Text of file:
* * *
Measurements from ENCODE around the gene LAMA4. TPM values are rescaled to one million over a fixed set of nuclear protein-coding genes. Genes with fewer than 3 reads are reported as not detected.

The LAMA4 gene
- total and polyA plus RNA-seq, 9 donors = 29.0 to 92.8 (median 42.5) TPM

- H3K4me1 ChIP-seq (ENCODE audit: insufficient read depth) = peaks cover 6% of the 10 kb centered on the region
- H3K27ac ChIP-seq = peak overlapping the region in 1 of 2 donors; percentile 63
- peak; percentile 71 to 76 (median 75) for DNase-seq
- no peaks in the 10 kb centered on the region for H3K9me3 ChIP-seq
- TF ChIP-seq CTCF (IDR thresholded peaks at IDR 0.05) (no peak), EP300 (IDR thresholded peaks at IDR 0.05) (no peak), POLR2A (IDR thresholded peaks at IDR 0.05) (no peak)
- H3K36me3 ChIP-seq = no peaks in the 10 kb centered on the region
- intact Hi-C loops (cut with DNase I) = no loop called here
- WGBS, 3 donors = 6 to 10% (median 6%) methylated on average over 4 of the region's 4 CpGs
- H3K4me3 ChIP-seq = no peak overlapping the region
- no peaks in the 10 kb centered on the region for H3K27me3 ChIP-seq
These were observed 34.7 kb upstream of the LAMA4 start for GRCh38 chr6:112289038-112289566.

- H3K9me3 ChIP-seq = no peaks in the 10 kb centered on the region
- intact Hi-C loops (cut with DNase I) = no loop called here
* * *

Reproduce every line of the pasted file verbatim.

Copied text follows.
Measurements from ENCODE around the gene LAMA4. TPM values are rescaled to one million over a fixed set of nuclear protein-coding genes. Genes with fewer than 3 reads are reported as not detected.

The LAMA4 gene
- total and polyA plus RNA-seq, 9 donors = 29.0 to 92.8 (median 42.5) TPM

- H3K4me1 ChIP-seq (ENCODE audit: insufficient read depth) = peaks cover 6% of the 10 kb centered on the region
- H3K27ac ChIP-seq = peak overlapping the region in 1 of 2 donors; percentile 63
- peak; percentile 71 to 76 (median 75) for DNase-seq
- no peaks in the 10 kb centered on the region for H3K9me3 ChIP-seq
- TF ChIP-seq CTCF (IDR thresholded peaks at IDR 0.05) (no peak), EP300 (IDR thresholded peaks at IDR 0.05) (no peak), POLR2A (IDR thresholded peaks at IDR 0.05) (no peak)
- H3K36me3 ChIP-seq = no peaks in the 10 kb centered on the region
- intact Hi-C loops (cut with DNase I) = no loop called here
- WGBS, 3 donors = 6 to 10% (median 6%) methylated on average over 4 of the region's 4 CpGs
- H3K4me3 ChIP-seq = no peak overlapping the region
- no peaks in the 10 kb centered on the region for H3K27me3 ChIP-seq
These were observed 34.7 kb upstream of the LAMA4 start for GRCh38 chr6:112289038-112289566.

- H3K9me3 ChIP-seq = no peaks in the 10 kb centered on the region
- intact Hi-C loops (cut with DNase I) = no loop called here